On 5 August I gave a presentation about Delores Selections with the above title to the CETIS Advances in Open Systems for Learning Resources workshop at the Edinburgh Repository Fringe meeting. Below is the powerpoint presentation I used and the (lightly editted) notes taken by Nicola Osborne’s in her live blog of the event.
Delores is: Delivering Open Educational Resources for Engineering Design.
We have static and dynamic collections of university level OERs and other openly available resources relevant to Engineering Design. A static collection may include dynamic resources but the collection itself is static, once set up it stays as it is. Dynamic collections can have new materials added or taken away or developed.
ICBL, School of mathematical and computer sciences, Heriot-Watt University and the University of Bath worked together on this project, funded by HEA and JISC under OER Phase 2.
We used WordPress to gather resources selected by experts in design engineering as being of high quality and usefulness for the collection. We aimed for about 100 objects in that collection of materials. The dynamic collection is everything underneath that. We use a tool called Sux0r which does Bayesian filtering of content – this is how Spam filtering works. We are using that idea the other way around – filtering to detect likely design engineering materials. Then we put material through a tool designed by Bath called Waypoint which enables faceted searching by automatic classification. Because Sux0r pulls RSS feeds from collections we know of, those feeds are continually updated and the collection presented by Waypoint continues to grow. I am going to focus on WordPress but I mention this context to point out that the technically difficult stuff, the effort, the hard thinking wasn’t really in the bit I am talking about.
So, starting off: what do we think we need in order to have this static collection? What are the needs for describing these OERs? First up you may not want to hold an actual copy of the resources. We decided we didn’t want to hold a copy of the resource, these are pre-existing resources hosted elsewhere. What metadata do we need? Title, description, authors, origin, date, subject, classification of some sort, licence, and probably something about the resource type. Users want to see that information, not necessarily locked up in an xml file. We want to embed a preview. We may or may not want to allow comments – but we don’t want to have to manage and spam filter those for the long term. We want something with a good web presence (and findable by Google) and something that has good participation (links in many direction, embedded material, widgets etc. We want it to take part in the web). We want RSS feeds – great for pushing metadata around, we want embedded metadata (thinking RDFa, microformats etc), we want flexibility, want something easy to use and maintain (perhaps familiar), and possibly the option to export metadata?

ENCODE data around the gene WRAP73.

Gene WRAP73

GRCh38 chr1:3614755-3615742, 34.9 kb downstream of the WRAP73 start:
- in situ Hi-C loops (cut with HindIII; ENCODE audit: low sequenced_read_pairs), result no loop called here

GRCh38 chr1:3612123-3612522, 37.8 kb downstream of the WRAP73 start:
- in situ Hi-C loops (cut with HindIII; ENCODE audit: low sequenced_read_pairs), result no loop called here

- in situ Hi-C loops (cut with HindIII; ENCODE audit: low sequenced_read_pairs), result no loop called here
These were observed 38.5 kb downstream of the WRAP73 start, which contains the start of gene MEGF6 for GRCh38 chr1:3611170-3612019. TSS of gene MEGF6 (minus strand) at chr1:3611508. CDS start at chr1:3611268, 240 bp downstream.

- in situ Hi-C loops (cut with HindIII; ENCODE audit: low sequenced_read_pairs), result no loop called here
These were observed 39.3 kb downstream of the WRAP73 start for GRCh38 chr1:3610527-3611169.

The idea that we had was to use WordPress. One blog post per resource – if required you can attach resources that are single files to the post. This gives you a basic description and good web presences. WP handles author, date, tite, and you have tags and topics for classification. Also extensions for metadata and additional functionality (a big developer community there).
We weren’t the first people with this idea…
Slide 7 & 8
Oxford’s Triton Project are running the Politics InSpires blog. They are creating OERs within WordPress – describe and comment on current affairs and other items. They have focused on add ons around that blog.
Slide 9 & 10
Edinburgh University have an initiative called OpenMed
Slide 11 & 12
CETIS has been exploring the use of WordPress to disseminate our publications. We see a sneak preview and should note that resources are attached to posts and it looks nothing like a blog
Scriblio (formally WPopac) – WordPress theme to create an OPAC using WordPress
slide 14 & 15
How were our goals met? Well most of what we wanted was possible.
All those question marks are where WordPress gives you information about the post not the resource resource described in the post, which matters for us because we are describing third party resources produced and hosted elsewhere. That is you get the date, author etc of the wordpress post you wrote to describe the resource, which isn’t really what you wanted. You get RSS feeds which link to and are about the descriptions in WordPress, not the resources.
But you do get a good website that is easy to use and maintain and familiar – though the more flexibility you use, the harder it is to maintain.
One thing I like about WordPress is Trackbacks – you can see when you’ve been blogged or linked to – people can write about you and you can then aggregate those comments on your post.
So some customisation…
We used WordPress’s custom fields and we adapted a theme so that these are displayed. And we will have either a Plugin or theme extension written so that the right metadata goes into the RSS feed.
slide 17 and demo of Selections site
So lets have a look in the system for bridges
We can find a description and preview of the resource, links to it etc. Looking at the admin screen you can see we are using custom fields to include metadata about the object and we have set up categories that fit the curriculum. Lesa in the audience here wrote all of the resource description – she is a trained librarian and that has really been helpful here.